and Time Warner Cable announced plans
Monday that would provide a custom version of the AOL service to the cable
company’s Road Runner broadband users.
The move is expected to increase the media conglomerate’s sagging
Internet business, which has lost customers to cheaper broadband services
provided by telephone companies, while helping AOL boost advertising sales.
AOL, slow to upgrade its dial-up users to faster and more durable broadband,
has watched its subscription base slowly migrate to these services.
But this latest partnership with Time Warner’s cable unit could help
speed up the connections of current subscribers, while continuing to offer
traditional AOL services. The new AOL accounts will be offered to the three
million paying customers of Road Runner.
“This agreement provides another way for America Online to extend the
subscriber lifetime of AOL dial-up members who want to move to broadband,”
AOL CEO Jonathan F. Miller said in a statement. “This partnership will also
make it easier to reach a new pool of broadband consumers and monetize an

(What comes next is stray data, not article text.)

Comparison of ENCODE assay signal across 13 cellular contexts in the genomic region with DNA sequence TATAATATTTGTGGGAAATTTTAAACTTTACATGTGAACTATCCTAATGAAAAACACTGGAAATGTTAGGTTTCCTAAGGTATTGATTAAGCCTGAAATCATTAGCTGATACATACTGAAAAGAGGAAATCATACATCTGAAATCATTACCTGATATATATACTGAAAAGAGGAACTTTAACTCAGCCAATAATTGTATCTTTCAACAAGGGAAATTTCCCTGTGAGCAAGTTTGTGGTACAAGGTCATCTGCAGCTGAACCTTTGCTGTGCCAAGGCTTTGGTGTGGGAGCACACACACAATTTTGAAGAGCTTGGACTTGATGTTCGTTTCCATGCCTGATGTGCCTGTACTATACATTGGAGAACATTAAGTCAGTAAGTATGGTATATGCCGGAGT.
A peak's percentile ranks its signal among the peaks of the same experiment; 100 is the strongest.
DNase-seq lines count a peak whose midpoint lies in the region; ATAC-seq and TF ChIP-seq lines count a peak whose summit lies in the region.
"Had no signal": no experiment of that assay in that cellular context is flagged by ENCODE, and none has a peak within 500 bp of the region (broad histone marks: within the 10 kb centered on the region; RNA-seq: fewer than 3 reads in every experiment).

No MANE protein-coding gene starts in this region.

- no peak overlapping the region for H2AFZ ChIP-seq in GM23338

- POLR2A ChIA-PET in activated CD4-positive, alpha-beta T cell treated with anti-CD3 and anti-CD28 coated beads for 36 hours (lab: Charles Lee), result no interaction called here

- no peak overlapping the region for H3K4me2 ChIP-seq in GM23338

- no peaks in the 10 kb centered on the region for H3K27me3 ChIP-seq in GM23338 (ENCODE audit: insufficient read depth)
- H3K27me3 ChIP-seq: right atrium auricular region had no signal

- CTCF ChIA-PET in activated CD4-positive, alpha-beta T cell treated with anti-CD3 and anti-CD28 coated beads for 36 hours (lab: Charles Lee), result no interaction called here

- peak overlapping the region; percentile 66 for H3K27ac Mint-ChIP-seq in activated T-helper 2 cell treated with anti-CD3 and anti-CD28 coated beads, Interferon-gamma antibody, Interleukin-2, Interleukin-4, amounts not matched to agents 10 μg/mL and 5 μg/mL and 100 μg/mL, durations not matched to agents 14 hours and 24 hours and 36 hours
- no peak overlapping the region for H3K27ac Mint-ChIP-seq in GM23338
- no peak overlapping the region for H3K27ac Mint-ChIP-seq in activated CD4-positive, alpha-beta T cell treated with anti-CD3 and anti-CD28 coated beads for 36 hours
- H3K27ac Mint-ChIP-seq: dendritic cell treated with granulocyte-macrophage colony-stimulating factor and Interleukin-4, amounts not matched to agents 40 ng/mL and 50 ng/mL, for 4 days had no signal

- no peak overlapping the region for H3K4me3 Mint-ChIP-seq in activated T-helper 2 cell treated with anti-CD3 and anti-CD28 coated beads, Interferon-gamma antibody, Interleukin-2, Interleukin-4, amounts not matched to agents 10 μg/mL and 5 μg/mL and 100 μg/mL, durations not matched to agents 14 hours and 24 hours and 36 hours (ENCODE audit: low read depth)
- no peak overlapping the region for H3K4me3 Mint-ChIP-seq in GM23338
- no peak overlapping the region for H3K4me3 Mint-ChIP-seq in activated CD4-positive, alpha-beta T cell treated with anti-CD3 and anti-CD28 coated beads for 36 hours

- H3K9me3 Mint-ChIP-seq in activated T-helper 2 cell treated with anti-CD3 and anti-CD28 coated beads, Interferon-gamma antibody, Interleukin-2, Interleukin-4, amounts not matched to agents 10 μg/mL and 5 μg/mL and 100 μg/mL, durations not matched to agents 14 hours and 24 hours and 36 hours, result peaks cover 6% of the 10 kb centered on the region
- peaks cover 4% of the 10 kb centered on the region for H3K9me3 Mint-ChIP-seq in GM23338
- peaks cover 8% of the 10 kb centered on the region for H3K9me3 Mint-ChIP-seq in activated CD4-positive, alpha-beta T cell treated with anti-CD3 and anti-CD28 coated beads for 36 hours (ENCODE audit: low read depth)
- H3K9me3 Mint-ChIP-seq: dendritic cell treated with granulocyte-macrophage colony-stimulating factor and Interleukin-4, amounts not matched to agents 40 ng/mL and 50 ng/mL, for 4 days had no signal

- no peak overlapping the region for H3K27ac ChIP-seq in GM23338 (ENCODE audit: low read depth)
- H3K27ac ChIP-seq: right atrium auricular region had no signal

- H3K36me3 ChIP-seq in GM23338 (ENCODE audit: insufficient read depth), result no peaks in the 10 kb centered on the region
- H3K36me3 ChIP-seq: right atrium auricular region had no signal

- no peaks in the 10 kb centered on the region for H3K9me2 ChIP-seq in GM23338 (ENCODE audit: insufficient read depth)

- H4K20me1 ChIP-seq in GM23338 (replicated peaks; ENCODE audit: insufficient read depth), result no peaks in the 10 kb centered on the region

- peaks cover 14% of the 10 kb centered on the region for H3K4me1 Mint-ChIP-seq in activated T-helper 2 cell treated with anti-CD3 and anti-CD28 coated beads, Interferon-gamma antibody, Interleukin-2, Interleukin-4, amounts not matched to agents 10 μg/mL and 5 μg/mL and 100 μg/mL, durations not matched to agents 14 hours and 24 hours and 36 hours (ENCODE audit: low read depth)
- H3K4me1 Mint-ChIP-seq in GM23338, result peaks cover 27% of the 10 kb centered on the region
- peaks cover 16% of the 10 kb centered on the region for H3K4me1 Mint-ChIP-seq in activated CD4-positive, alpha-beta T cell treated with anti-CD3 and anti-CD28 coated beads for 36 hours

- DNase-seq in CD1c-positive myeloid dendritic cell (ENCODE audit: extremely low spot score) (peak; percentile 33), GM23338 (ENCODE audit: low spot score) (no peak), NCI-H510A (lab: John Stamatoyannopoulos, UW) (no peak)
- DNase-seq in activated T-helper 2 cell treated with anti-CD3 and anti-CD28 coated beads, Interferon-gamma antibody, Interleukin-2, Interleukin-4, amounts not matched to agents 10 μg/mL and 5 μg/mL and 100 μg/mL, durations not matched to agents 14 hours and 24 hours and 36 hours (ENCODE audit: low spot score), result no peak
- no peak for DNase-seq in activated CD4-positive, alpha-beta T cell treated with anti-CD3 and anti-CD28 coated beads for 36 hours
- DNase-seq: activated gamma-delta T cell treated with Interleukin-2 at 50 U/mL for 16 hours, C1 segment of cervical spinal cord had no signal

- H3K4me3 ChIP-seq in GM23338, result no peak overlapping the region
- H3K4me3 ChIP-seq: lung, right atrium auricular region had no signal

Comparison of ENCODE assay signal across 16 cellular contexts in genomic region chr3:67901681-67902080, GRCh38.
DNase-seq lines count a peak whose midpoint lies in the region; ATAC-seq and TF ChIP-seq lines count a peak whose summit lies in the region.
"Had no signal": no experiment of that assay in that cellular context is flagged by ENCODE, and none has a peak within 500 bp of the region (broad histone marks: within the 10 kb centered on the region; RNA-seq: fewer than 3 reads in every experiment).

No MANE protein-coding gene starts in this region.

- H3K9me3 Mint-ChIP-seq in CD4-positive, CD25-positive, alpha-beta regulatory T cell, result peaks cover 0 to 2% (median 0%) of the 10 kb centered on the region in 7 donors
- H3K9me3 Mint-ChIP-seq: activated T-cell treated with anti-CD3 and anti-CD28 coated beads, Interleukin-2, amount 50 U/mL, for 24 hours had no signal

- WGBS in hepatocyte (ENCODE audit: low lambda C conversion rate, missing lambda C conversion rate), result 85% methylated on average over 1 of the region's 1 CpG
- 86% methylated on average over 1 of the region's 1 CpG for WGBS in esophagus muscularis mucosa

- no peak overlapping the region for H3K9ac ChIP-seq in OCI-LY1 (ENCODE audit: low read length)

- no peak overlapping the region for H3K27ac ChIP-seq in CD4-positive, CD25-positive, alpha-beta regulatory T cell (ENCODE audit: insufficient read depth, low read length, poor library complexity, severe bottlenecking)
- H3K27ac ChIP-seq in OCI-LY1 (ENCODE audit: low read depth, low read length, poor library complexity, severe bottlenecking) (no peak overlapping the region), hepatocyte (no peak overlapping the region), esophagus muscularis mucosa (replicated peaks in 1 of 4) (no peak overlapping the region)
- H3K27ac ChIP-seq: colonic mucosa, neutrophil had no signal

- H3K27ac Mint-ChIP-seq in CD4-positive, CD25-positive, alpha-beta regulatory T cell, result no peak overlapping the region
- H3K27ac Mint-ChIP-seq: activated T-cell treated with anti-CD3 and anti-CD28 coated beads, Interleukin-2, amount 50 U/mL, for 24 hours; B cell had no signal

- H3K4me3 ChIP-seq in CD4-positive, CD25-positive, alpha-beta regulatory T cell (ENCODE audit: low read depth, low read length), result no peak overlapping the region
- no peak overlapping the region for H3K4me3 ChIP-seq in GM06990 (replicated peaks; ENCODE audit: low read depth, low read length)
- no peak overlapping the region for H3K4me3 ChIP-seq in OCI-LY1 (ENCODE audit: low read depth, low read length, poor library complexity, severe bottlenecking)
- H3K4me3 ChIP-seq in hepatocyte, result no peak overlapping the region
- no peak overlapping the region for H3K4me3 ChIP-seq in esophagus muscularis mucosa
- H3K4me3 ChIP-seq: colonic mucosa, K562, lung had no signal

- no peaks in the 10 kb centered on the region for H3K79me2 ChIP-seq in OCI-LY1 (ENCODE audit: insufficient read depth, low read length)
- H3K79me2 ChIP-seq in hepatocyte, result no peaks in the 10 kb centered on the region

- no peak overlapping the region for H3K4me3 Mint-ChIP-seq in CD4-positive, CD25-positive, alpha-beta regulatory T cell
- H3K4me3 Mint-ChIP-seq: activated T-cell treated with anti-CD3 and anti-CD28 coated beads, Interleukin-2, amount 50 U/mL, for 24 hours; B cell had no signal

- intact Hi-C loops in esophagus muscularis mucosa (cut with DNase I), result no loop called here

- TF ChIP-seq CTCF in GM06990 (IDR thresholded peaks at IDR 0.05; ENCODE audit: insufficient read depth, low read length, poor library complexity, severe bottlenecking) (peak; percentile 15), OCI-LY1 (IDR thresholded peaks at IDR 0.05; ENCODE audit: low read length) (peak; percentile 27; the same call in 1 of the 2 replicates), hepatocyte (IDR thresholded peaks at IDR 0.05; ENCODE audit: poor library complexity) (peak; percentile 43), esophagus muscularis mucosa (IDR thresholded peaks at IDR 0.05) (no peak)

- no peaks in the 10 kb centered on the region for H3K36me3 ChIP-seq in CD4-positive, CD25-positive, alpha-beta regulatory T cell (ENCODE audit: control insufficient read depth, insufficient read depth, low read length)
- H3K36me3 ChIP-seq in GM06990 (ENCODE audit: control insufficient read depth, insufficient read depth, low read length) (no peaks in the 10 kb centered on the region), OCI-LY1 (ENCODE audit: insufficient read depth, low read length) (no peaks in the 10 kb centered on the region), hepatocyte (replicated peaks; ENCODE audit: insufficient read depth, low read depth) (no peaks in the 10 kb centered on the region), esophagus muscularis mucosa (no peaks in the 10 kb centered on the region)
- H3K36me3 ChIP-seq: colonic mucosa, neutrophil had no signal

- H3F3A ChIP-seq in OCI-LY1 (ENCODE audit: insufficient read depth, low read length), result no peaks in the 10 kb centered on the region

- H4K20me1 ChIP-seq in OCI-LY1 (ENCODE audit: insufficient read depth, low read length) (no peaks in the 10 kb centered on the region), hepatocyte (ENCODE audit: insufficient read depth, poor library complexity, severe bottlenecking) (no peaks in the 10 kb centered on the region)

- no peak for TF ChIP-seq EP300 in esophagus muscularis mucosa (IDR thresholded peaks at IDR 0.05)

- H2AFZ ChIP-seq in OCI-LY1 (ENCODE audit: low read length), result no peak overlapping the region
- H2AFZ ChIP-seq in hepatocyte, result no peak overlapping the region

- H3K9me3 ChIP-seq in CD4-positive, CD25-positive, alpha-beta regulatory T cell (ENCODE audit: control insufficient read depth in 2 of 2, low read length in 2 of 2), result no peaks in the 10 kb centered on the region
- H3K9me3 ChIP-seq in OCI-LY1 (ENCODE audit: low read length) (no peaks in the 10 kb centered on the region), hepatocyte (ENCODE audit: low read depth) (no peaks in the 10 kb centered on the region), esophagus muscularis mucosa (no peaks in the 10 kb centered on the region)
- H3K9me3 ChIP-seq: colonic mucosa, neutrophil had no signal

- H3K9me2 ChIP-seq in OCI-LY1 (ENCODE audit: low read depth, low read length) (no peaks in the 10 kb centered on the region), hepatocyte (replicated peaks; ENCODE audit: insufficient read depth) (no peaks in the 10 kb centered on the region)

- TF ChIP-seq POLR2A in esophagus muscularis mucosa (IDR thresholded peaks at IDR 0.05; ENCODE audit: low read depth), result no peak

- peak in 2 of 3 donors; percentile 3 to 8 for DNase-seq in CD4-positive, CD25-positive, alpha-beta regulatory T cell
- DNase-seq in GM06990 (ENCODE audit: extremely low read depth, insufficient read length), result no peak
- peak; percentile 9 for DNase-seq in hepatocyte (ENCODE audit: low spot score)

even bigger broadband audience through advertising, search, commerce and
select premium services.”
Both companies said they would work together to migrate their existing
customers toward the new offering, which is expected to roll out
over the next several months, according to
The new service, whose pricing will vary according to connectivity speed,
will provide unlimited broadband access and 10 hours of
dial-up connectivity a month.
AOL will also manage and sell advertising and search inventory
for both the new offering and RoadRunner.com, according to the companies.
For its part Time Warner Cable will manage the subscription billing and
customer care for its services and provide a share of the subscriber
revenues to AOL.
“The deal we’ve disclosed is a real win for both companies and
consumers,” Glenn Britt, chairman and CEO of Time Warner
Cable, said during a conference call.
Britt, who denied the two companies had been reluctant in the past to
work together, admitted a conflict had existed over which company would sell
access and which company would sell advertising. It is now clear, he said,
that Time Warner will be the primary seller of Internet access, while AOL
will take the lead in advertising.
“Growing our high-speed data business is a top strategic priority for
Time Warner Cable,” Britt said. “We are very pleased to have reached an agreement that
gives both Time Warner Cable and America Online opportunities to capitalize
on the migration of AOL dial-up members to broadband. This partnership will
also improve the Road Runner experience by offering access to AOL’s
compelling broadband content, features and functionality.”